Christopher also assesses the ways scientific dogma clouds discussions of environmental sustainability, race, intelligence, and even meditation—in the latter case he furnishes a fascinating discussion of the limitations of the analysis of Sam Harris, a philosopher and neuroscientist who is a well-known critic of religion. Further, he does a credible job of not only exposing the vulnerabilities and limitations of DNA as a theoretical panacea, but also the ways the scientific community routinely dismisses them, betraying their avowed commitment to intellectual openness. “Contradicting the certitude of science there are bunch [sic] of behavioral phenomena which are very difficult to explain from a materialist perspective. The inability of science to acknowledge this situation contradicts the regularly proclaimed openness and curiosity of scientists. In fact science has its own rigid materialist purview and strongly defends it.” The author, whose perspective is unmistakably locatable on the right of the political aisle, claims he does not supply a “nuanced effort,” and this is sometimes true. In his discussion of black communities, he offers common racist tropes: “A relatively weak commitment towards education and a tendency towards violence are still substantial problems in parts of the African American community.” Overall, the author’s argument is clear and free of technical convolution, a remarkable feat given the forbidding nature of much of the subject matter. His chief goal is to demonstrate the “sacred” nature of the scientific community’s fidelity to DNA as a settled theory and, as a consequence, encourage it to “start looking elsewhere for explanations.” At the very least, he accomplishes this goal.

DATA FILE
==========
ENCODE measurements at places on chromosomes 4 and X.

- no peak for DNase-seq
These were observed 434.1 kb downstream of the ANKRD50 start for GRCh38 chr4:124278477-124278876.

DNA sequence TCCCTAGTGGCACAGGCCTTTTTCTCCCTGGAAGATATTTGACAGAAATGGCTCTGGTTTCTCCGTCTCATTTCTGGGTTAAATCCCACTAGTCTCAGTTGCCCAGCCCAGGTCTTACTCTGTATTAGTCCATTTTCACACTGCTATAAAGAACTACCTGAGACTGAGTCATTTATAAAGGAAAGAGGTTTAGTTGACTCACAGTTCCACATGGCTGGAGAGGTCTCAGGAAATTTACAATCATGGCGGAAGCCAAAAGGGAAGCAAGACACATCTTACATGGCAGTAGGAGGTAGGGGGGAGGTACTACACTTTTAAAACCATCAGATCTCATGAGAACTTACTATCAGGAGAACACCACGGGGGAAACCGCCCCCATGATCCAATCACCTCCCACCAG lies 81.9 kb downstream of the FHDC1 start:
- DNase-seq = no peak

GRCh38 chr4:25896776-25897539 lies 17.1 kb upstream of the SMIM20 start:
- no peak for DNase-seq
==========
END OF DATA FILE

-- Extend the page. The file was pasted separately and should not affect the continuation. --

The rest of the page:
A thorough, right-wing perspective on the philosophical vices of modern science.

Pub Date: March 25, 2020

ISBN: 978-1-62967-170-3

Page Count: 178

Publisher: Wise Media Group

Review Posted Online: July 27, 2020